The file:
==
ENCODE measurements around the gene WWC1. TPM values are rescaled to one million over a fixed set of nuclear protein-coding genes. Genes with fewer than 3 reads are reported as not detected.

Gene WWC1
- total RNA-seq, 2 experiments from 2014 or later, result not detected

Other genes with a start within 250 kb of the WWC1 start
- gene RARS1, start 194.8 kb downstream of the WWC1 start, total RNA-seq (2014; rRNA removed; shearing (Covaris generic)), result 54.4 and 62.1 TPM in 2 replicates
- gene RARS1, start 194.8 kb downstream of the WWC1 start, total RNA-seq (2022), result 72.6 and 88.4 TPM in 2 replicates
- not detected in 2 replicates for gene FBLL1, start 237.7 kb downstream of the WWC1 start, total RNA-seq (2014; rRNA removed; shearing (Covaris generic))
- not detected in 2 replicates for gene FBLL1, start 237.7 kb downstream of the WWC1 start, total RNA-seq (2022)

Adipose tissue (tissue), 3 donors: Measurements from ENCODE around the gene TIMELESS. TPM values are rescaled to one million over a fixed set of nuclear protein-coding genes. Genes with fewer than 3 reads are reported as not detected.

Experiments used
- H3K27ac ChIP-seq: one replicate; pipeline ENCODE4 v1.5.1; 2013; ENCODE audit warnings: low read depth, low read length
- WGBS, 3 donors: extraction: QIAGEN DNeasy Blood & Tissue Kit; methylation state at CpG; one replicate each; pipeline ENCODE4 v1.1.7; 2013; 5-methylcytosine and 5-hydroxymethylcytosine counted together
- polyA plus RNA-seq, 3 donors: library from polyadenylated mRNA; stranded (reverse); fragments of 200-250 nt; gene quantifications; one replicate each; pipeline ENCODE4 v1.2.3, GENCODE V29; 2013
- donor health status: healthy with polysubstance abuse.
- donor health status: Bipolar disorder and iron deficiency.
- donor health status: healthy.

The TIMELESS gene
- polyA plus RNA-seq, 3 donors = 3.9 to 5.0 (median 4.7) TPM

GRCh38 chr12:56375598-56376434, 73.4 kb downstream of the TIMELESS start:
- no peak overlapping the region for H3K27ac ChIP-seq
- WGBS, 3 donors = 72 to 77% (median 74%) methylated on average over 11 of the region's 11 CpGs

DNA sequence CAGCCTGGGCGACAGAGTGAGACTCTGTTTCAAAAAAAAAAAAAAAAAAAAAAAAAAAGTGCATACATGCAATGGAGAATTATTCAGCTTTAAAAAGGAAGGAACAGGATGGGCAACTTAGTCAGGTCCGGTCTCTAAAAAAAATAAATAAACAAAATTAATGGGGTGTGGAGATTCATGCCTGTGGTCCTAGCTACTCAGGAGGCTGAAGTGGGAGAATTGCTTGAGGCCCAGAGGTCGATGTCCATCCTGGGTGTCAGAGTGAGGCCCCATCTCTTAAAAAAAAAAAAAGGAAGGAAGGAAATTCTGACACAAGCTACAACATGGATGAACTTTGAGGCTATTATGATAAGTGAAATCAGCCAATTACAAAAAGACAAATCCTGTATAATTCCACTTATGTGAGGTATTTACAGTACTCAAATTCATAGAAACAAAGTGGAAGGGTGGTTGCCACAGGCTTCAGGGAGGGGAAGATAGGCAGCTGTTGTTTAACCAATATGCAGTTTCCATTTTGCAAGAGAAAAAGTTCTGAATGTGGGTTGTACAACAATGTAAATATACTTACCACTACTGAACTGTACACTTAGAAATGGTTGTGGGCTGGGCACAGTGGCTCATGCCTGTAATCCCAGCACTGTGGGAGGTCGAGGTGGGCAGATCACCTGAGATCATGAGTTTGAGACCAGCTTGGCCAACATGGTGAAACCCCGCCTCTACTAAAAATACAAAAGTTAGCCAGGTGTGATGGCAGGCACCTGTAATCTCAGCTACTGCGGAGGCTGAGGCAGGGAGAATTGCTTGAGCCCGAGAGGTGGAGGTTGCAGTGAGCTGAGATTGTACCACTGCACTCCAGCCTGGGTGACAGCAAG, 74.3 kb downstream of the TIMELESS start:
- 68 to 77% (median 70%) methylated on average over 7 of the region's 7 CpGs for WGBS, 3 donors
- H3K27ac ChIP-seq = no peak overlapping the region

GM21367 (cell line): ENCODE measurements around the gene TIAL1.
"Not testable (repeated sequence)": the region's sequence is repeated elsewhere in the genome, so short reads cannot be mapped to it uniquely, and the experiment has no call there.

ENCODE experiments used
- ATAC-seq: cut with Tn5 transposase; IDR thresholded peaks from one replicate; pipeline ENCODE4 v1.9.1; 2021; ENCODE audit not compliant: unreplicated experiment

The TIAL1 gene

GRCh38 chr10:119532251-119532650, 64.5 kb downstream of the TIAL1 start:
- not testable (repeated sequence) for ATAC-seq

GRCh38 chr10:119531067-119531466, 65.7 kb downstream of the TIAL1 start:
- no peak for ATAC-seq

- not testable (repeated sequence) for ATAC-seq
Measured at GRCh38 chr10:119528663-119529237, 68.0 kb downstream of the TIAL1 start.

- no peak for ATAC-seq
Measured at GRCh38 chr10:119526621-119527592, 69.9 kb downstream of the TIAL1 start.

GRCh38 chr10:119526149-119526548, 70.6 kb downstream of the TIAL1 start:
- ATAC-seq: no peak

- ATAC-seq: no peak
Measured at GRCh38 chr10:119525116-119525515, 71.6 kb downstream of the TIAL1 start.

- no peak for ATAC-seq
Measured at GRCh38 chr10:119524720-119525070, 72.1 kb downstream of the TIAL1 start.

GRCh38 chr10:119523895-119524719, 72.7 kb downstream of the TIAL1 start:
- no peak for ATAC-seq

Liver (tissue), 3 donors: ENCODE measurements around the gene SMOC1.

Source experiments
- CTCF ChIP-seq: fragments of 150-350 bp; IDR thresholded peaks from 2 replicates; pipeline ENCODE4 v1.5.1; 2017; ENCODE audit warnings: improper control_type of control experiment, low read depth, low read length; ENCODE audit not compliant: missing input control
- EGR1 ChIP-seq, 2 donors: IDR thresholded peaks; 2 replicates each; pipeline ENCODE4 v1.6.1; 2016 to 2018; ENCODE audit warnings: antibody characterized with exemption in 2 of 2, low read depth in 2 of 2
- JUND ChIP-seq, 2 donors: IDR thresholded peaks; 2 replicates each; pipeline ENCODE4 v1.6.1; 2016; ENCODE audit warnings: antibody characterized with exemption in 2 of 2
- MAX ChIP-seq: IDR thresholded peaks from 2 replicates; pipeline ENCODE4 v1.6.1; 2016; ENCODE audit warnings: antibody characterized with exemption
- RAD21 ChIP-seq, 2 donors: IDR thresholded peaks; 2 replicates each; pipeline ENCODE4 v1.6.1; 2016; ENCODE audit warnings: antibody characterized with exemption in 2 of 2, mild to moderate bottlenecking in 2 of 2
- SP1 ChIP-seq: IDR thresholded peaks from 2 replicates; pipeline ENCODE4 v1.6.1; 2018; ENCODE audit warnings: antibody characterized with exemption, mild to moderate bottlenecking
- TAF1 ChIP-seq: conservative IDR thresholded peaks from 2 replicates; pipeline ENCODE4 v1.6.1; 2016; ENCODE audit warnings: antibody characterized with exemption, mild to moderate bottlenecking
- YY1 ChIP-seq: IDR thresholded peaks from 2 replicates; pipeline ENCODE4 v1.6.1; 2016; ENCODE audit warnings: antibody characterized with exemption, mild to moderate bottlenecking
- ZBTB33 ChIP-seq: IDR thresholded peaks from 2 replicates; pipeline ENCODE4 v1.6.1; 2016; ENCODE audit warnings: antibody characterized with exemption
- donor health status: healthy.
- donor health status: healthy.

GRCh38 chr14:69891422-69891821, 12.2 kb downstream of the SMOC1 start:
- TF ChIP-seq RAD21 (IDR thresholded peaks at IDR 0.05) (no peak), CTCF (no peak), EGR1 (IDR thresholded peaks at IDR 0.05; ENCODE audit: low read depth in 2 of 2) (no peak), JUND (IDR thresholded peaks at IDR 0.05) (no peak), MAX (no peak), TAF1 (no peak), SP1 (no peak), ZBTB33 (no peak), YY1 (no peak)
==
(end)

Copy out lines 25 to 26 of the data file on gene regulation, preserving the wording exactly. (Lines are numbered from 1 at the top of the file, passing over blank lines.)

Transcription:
GM21367 (cell line): ENCODE measurements around the gene TIAL1.
"Not testable (repeated sequence)": the region's sequence is repeated elsewhere in the genome, so short reads cannot be mapped to it uniquely, and the experiment has no call there.